September 17, 2012 – Global Earthquakes From 1973 to 2011 – Are They on the Increase? The charts above reflect global earthquakes, greater than or equal to 6.0 magnitude – quantity and USGS 32X strength rating – by year.
Global earthquakes appear to be increasing, in both quantity and strength over the 39 year period. This is especially true of the quantity of quakes. The USGS strength rating of those quakes clearly point out the two 21st century mega-quakes in Sumatra, Indonesia in December, 2004 and Japan in March, 2011.
Are global earthquakes really increasing in quantity and strength or, does it appear so because of the increased reporting and monitoring capabilities? Below is the current seismic reporting station global map:
In 1931 there were 350 seismic monitoring stations. Now there are 19,000.
The USGS is continually asked if earthquakes are on the increase. Although it may seem that we are having more earthquakes, earthquakes of magnitude 7.0 or greater have remained fairly constant.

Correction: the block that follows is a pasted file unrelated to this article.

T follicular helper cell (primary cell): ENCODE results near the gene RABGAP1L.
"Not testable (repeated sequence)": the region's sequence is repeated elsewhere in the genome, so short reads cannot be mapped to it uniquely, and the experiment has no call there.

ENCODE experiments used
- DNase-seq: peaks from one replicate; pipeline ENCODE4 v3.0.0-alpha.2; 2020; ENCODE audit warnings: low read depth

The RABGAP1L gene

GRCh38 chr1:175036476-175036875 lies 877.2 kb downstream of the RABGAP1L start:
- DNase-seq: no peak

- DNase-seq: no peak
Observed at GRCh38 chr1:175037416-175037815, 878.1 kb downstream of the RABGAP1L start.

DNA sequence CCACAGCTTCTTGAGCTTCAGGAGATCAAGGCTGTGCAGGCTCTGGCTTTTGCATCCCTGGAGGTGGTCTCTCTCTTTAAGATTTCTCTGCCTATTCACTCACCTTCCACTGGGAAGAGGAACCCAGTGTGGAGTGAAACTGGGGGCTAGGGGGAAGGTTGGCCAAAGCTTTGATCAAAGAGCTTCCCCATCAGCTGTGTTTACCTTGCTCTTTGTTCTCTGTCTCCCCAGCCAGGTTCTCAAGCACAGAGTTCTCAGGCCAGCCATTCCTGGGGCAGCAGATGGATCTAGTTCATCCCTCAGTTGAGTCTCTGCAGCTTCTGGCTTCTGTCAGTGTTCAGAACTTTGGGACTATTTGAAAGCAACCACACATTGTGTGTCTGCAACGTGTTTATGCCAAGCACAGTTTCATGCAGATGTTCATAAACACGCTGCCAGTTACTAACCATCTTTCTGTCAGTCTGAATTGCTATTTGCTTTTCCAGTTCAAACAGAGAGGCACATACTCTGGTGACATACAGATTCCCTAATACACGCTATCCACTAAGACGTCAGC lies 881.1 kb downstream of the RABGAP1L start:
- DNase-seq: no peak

A partial explanation may lie in the fact that in the last twenty years, we have definitely had an increase in the number of earthquakes we have been able to locate each year. This is because of the tremendous increase in the number of seismograph stations in the world and the many improvements in global communications. In 1931, there were about 350 stations operating in the world; today, there are 19,000 stations and the data now comes in rapidly from these stations by electronic mail, internet and satellite. This increase in the number of stations and the more timely receipt of data has allowed the USGS and other seismological centers to locate earthquakes more rapidly and to locate many small earthquakes which were undetected in earlier years. The NEIC (National Earthquake Information Center) now locates about 20,000 earthquakes each year or approximately 50 per day. Also, because of the improvements in communications and the increased interest in the environment and natural disasters, the public now learns about more earthquakes.
According to long-term records (since about 1900), the USGS expects about 17 major earthquakes (7.0 – 7.9) and one great earthquake (8.0 or above) in any given year.
Using a straight line increase in the number of seismic reporting stations from 1931 to 2012 and comparing that figure to the number of yearly number of earthquakes, there is a 73.8% correlation. In other words, about three-quarters of the earthquake quantity increase over the 39 year period from 1973 to 2011 can be explained by the increase in seismic reporting stations.
The Master of Disaster